14 Basic Skills for Chart Makers (Big question: How many do you have?)

Posted on July 14th, 2009 in Charts and Graphs , Cool Infographics & Data Visualizations - 11 comments

Blame John Walkenbach if you don’t like this post. There, I said it.

He started the 14 basic skills for men. And then added 14 basic skills for women. Not stopping there, he went ahead and added 14 basic skills for dogs.

Debra added her 14 cents by writing 14 basic skills for excel users.

I got jittery and quickly searched 14 basic skills for people writing 14 basic skills posts on google. Alas! nothing found. But being the inveterate non-give-upper I went ahead and prepared my list.

<drum roll> here is the,

14 basic skills for people making charts (or graphs or plots or ok, you get the point)

  1. Know when to not make a chart
  2. Know the basic chart types – bar charts, line charts, scatter charts, bubble charts, pie charts, dot plots and more
  3. Know how to massage, pre-process, arm twist your data so that charts can be constructed
  4. Know formulas like vlookup, match, index, indirect so that you can get what you want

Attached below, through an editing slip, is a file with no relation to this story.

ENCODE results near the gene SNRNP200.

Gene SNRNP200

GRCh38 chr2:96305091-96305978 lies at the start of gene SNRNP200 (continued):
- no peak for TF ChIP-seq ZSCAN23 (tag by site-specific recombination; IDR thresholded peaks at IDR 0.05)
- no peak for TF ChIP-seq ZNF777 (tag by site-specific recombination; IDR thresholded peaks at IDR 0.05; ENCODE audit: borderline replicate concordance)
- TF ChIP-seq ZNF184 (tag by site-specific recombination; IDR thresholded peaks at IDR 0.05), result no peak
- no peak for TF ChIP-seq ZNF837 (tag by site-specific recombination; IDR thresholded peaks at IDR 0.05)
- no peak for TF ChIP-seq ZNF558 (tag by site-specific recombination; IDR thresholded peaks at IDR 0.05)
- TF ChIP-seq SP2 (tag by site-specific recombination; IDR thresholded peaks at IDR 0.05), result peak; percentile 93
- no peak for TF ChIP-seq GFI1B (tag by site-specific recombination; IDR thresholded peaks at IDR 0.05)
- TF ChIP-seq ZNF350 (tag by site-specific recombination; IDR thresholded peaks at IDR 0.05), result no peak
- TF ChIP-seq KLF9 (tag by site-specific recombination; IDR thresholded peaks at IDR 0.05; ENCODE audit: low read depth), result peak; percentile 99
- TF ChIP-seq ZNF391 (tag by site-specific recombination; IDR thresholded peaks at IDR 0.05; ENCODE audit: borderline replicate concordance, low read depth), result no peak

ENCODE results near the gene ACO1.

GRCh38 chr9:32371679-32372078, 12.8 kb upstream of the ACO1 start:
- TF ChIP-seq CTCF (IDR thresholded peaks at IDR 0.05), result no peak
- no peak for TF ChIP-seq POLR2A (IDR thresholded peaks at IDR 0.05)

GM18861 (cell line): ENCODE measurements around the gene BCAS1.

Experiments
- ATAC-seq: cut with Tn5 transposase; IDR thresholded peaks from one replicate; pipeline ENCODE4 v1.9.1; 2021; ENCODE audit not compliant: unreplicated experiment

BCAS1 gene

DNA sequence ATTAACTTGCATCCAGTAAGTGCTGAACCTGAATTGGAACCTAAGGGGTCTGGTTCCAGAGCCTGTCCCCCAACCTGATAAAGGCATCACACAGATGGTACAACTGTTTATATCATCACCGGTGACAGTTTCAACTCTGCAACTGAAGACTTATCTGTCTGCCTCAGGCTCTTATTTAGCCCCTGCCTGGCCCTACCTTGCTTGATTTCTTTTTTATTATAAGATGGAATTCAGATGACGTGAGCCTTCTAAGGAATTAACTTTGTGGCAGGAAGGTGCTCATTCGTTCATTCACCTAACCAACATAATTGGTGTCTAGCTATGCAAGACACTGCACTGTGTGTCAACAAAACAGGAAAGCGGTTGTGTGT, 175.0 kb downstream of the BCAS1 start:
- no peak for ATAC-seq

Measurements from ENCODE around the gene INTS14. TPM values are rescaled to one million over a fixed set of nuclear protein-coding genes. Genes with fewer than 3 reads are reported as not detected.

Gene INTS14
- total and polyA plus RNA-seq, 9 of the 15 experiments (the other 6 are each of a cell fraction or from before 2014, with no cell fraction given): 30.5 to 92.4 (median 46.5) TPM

5. Know what chart junk means and how to get rid of it
  6. Know the types of charts to avoid and the perils of using them
  7. Know how many and what colors to use. Understand concepts like contrast and repetition
  8. Know that keeping it simple is far more effective than keeping it complex
  9. Know that charts are stories and give priority accordingly.
  10. Know how to use chart templates
  11. Know charting concepts like dynamic charts, sparklines, tag clouds, combining 2 chart types etc.
  12. Know the limitations of tools and use the right ones for the occasion (excel for simple and easy graphs, manyeyes for complex visualizations, R for fun and elaborate stuff, Google spreadsheets for maps and organization charts etc.)
  13. Know that there are beautiful examples around us and learn from them [what your zoo can teach you about visualization]
  14. Know where to look when you are stuck – PeltierTech, PHD Charting Pages, Google.

Now, it is time for the big screaming question:

How many of these skills you have? Where do you think you should improve?

Please share with us below.

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Written by Chandoo